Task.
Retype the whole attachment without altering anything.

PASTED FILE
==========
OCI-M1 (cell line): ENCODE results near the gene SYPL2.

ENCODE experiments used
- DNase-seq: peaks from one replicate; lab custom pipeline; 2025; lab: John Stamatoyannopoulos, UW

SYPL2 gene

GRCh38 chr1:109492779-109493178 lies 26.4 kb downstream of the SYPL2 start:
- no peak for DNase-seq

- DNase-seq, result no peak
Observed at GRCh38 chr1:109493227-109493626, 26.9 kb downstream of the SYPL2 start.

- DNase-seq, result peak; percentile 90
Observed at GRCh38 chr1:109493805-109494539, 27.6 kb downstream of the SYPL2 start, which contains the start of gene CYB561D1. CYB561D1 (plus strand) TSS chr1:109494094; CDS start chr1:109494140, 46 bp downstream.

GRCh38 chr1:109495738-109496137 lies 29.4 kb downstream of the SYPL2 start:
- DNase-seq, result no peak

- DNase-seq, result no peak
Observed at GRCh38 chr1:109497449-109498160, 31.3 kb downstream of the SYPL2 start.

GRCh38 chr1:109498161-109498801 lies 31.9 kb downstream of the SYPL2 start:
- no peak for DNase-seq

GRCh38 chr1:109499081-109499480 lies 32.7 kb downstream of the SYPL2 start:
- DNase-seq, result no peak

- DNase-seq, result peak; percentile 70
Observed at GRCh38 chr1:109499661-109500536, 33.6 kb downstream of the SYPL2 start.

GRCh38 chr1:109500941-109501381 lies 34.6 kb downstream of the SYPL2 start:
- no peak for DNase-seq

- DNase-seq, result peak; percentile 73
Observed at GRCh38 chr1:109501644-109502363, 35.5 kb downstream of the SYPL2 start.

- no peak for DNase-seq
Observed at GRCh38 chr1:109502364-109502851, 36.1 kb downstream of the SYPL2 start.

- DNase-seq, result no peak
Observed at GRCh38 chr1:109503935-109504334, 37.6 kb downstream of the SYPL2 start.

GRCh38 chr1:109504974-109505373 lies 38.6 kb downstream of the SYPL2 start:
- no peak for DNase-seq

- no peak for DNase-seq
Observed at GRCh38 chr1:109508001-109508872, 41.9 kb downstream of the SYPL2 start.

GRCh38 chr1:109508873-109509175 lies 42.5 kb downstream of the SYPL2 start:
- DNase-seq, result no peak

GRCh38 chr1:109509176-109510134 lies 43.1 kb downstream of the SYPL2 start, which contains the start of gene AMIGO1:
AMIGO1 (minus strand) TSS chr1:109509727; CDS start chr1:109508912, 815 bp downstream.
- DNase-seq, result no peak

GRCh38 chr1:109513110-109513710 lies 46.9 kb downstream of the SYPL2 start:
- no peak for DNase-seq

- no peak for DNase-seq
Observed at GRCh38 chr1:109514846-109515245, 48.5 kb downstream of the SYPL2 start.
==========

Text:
OCI-M1 (cell line): ENCODE results near the gene SYPL2.

ENCODE experiments used
- DNase-seq: peaks from one replicate; lab custom pipeline; 2025; lab: John Stamatoyannopoulos, UW

SYPL2 gene

GRCh38 chr1:109492779-109493178 lies 26.4 kb downstream of the SYPL2 start:
- no peak for DNase-seq

- DNase-seq, result no peak
Observed at GRCh38 chr1:109493227-109493626, 26.9 kb downstream of the SYPL2 start.

- DNase-seq, result peak; percentile 90
Observed at GRCh38 chr1:109493805-109494539, 27.6 kb downstream of the SYPL2 start, which contains the start of gene CYB561D1. CYB561D1 (plus strand) TSS chr1:109494094; CDS start chr1:109494140, 46 bp downstream.

GRCh38 chr1:109495738-109496137 lies 29.4 kb downstream of the SYPL2 start:
- DNase-seq, result no peak

- DNase-seq, result no peak
Observed at GRCh38 chr1:109497449-109498160, 31.3 kb downstream of the SYPL2 start.

GRCh38 chr1:109498161-109498801 lies 31.9 kb downstream of the SYPL2 start:
- no peak for DNase-seq

GRCh38 chr1:109499081-109499480 lies 32.7 kb downstream of the SYPL2 start:
- DNase-seq, result no peak

- DNase-seq, result peak; percentile 70
Observed at GRCh38 chr1:109499661-109500536, 33.6 kb downstream of the SYPL2 start.

GRCh38 chr1:109500941-109501381 lies 34.6 kb downstream of the SYPL2 start:
- no peak for DNase-seq

- DNase-seq, result peak; percentile 73
Observed at GRCh38 chr1:109501644-109502363, 35.5 kb downstream of the SYPL2 start.

- no peak for DNase-seq
Observed at GRCh38 chr1:109502364-109502851, 36.1 kb downstream of the SYPL2 start.

- DNase-seq, result no peak
Observed at GRCh38 chr1:109503935-109504334, 37.6 kb downstream of the SYPL2 start.

GRCh38 chr1:109504974-109505373 lies 38.6 kb downstream of the SYPL2 start:
- no peak for DNase-seq

- no peak for DNase-seq
Observed at GRCh38 chr1:109508001-109508872, 41.9 kb downstream of the SYPL2 start.

GRCh38 chr1:109508873-109509175 lies 42.5 kb downstream of the SYPL2 start:
- DNase-seq, result no peak

GRCh38 chr1:109509176-109510134 lies 43.1 kb downstream of the SYPL2 start, which contains the start of gene AMIGO1:
AMIGO1 (minus strand) TSS chr1:109509727; CDS start chr1:109508912, 815 bp downstream.
- DNase-seq, result no peak

GRCh38 chr1:109513110-109513710 lies 46.9 kb downstream of the SYPL2 start:
- no peak for DNase-seq

- no peak for DNase-seq
Observed at GRCh38 chr1:109514846-109515245, 48.5 kb downstream of the SYPL2 start.